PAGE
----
A proviso we didn’t mention in the RP discussion: judgments concerning the agent’s productiveness have to be relativized to a realistic assessment of his capacities and options. If the only action open to me is X, but X functions to make productive work central to my life, then X is an instance of productiveness, even for values of X that for most people most of the time seem too rudimentary or primitive to count as the exercise of a virtue. For most of us most of the time, managing to swallow our own saliva does not seem like the exercise of a virtue. But if you lost your swallow-reflex, and had to re-learn it from scratch, trying-to-swallow-your-own-saliva might be an instance of heroic virtue. Likewise, walking, talking, or turning one’s head.

Suppose that I’m depressed. I am incapable of action* and can’t go to work. But I can still think. I can cognize my situation, and can make efforts to deal with it, even if just in thought. So I am capable of volitional action. Suppose I do make such efforts, efforts aimed at overcoming my depression, and restoring productive work to its central place in my life. Suppose ex hypothesi that we assume that I am incapable of productive work right now (or for the foreseeable future).  Even if we make this assumption, the fact remains that I am exercising the virtue of productiveness because I’m doing what’s required to restore productive work to its proper place in my life. Even if restoration wasn’t an instance of productive work, I would insist that it was an instance of

Hence premise (3) is false, and its falsity renders the rest of the argument irrelevant as evidence for moral luck.

In fact, the depressed person who can’t work (in the conventional sense of get or keep a job) can’t, on the Objectivist view, be adversely judged for a lack of productiveness unless she volitionally gives in to her depression. Even if she does give in, our negative judgment of her would have to be tailored to her adverse circumstances. I myself was clinically depressed about 25 years ago, and it was a horrible experience, almost impossible to describe to those who haven’t experienced it. Having had it, I’m apt to temper my judgments of others undergoing it (without going so far as to suspend judgment entirely). If she doesn’t give in—if her action is the best it could be under the circumstances—she isn’t blameworthy, and (pace many Aristotelians) she doesn’t fall short of what moral virtue requires. There is, on this picture, no moral failing at all. There is no room for moral luck, either. The case is perfectly compatible with CP.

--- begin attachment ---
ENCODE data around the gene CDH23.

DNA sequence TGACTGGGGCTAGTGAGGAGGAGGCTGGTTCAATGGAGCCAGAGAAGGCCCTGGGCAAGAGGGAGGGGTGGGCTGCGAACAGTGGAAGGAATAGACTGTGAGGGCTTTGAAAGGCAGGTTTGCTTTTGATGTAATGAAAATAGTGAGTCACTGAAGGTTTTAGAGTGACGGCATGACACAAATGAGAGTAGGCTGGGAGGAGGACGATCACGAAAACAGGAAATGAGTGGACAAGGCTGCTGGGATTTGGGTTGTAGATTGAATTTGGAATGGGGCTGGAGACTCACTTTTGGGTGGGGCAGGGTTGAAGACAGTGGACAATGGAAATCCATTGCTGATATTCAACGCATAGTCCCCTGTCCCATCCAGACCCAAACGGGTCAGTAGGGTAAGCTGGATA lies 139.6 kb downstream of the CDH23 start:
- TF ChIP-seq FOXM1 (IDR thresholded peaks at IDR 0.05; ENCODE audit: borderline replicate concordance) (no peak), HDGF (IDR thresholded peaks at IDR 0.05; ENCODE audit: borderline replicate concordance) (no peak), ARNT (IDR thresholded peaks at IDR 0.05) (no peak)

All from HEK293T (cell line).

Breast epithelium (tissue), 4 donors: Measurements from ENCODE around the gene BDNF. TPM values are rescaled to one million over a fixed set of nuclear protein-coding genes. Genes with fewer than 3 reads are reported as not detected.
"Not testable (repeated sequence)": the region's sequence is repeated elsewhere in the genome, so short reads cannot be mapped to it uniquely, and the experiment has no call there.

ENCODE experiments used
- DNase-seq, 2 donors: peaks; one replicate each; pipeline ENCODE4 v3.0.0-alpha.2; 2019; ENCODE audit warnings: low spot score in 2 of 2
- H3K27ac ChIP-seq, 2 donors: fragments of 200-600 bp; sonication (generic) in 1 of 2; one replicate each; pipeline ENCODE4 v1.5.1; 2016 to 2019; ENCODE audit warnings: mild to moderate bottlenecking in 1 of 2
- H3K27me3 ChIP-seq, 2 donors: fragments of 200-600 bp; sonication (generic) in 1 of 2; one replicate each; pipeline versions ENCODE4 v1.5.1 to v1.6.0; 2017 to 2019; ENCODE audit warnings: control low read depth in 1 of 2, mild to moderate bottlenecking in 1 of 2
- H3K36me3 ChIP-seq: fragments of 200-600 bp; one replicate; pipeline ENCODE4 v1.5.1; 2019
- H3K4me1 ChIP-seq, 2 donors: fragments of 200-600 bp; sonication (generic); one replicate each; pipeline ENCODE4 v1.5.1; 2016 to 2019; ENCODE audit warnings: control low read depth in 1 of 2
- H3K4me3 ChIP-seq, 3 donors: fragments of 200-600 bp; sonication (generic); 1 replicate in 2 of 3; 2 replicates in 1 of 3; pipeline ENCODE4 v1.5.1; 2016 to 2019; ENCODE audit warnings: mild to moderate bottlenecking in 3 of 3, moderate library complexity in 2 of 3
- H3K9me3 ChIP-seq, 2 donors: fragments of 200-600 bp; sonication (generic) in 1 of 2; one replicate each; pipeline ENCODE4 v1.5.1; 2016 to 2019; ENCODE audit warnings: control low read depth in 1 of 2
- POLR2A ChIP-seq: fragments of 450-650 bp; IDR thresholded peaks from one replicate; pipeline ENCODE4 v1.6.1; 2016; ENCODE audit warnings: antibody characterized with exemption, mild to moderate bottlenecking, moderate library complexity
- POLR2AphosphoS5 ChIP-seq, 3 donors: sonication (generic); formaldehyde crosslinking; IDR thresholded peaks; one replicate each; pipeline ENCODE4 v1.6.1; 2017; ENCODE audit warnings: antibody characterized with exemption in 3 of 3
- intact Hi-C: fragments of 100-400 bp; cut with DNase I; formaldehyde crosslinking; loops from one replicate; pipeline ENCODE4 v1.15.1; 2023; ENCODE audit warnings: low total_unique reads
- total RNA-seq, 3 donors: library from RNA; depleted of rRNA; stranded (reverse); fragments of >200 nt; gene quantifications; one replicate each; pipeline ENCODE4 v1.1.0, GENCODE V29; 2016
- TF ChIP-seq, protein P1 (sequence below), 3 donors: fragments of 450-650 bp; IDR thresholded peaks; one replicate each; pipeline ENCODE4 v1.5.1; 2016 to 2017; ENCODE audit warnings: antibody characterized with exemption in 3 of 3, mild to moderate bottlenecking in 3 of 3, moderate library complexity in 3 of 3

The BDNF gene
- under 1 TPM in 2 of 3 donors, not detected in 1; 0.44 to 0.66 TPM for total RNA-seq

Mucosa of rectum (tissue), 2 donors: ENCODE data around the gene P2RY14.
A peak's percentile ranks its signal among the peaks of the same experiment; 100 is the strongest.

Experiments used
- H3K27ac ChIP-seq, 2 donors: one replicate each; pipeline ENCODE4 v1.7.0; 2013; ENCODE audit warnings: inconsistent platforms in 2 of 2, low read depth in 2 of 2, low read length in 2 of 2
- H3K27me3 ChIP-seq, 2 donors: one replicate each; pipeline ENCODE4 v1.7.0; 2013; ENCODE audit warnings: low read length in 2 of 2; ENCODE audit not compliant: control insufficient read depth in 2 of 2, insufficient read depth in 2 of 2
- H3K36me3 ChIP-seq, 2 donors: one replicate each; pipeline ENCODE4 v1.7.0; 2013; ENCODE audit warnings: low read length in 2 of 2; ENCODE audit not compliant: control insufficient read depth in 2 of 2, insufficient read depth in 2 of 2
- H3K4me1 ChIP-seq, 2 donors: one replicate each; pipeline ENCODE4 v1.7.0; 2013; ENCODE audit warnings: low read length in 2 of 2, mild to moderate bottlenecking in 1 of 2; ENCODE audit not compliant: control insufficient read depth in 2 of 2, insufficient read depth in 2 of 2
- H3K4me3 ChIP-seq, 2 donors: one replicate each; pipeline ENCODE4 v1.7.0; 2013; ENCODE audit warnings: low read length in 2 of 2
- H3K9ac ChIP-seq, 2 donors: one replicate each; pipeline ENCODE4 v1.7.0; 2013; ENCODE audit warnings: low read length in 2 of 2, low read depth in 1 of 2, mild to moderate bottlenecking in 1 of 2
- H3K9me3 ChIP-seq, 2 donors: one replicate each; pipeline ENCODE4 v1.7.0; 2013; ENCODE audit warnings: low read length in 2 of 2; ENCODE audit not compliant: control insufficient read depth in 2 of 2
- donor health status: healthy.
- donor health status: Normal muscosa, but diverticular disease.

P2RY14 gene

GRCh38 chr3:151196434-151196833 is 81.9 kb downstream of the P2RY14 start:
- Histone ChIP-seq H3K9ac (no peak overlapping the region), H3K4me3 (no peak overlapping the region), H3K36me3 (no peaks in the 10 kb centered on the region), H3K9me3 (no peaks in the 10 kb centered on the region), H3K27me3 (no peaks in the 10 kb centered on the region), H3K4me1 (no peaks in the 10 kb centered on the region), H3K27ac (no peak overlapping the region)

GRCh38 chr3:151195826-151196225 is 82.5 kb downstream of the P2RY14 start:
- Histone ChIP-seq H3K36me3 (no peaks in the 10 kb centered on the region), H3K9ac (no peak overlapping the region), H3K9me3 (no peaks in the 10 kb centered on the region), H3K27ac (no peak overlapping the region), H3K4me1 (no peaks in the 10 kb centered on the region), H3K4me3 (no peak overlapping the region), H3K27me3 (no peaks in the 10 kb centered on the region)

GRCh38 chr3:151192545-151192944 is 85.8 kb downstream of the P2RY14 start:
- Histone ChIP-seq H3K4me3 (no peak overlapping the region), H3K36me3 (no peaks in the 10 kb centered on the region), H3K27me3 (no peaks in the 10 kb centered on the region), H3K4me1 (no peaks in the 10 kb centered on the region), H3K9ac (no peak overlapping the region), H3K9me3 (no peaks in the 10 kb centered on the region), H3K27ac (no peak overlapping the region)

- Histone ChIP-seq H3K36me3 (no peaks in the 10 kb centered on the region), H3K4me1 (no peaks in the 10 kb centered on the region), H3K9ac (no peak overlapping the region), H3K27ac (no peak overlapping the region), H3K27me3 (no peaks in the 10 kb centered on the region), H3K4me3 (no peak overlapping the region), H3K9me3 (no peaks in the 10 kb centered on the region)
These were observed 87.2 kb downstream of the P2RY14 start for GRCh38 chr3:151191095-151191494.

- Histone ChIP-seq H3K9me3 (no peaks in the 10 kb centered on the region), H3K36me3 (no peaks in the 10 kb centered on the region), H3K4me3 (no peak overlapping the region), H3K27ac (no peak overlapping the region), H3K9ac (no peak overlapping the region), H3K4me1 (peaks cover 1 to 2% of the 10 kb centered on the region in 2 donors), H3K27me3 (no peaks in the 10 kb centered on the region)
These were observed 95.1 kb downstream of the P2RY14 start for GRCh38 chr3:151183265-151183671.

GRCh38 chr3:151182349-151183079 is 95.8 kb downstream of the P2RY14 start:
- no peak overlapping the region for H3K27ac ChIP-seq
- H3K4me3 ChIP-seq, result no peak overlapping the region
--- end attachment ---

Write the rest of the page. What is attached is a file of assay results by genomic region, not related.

The depression example prompts reflection on at least one variant, one that will end up requiring some amendments to what I’ve just said above. About thirteen years ago, a friend of mine developed a form of brain tumor—malignant by location as the medical terminology has it. It rendered her unable to work at a conventional job for the entire duration of her illness. And given the nature of the condition (and the effects of the treatment), she has no prospect of returning to a conventional job at any time in the foreseeable future. So at face value, it seems pointless to describe her actions as restoring productive work to a central place in her life, since (in the conventional sense, at least) that doesn’t seem possible. How to handle this case?

My inclination is to revisit the (conventional) idea of productive work and broaden it an unconventional way. The basic idea behind productive work is that the agent is producing the causal means of her own self-sustenance. At a minimum, to have a case of productive work, we need a producer enacting a process that yields some discrete product, where both process and product serve causally to promote the producer’s existence qua human, and the activity as a whole serves a plan of some kind. (I don’t mean this as an exhaustive analysis of productive work.) This broad conception of productive work doesn’t require having a job in the conventional sense (as I earlier assumed). In the broad sense I intend, a woman who fights every day against illness to sustain her life and sanity is producing the means of her own sustenance in a much clearer and more obvious way than many conventional paradigms of productive success. So it doesn’t matter that such a person will never have a paying job. What matters is that she is working to keep herself alive.[2]

Have I overbroadened “productive work” to include all virtuous action? After all, even leisure promotes the agent’s life and flourishing. So is leisure on my view a form of productive work? That implication would trivialize both concepts.

I don’t think the implication follows. As I see it—and implicitly, as I’ve described it—productive work is scheduled, structured activity in the service of a plan. A leisure activity may well be planned (you can plan a trip, or schedule time for a walk, etc.) but leisure qua leisure is unscheduled and unstructured. In other words, the leisurely moments of a leisure activity are unplanned downtime—they’re pure rest from productive work. To the extent that you are planning a leisure activity (not engaging in it), that is productive work. It may not be a job—it’s not “work related” in the conventional sense—but it is still work in a different sense. Booking a ticket to your favorite vacation spot is work. Vacationing at your favorite vacation spot is leisure.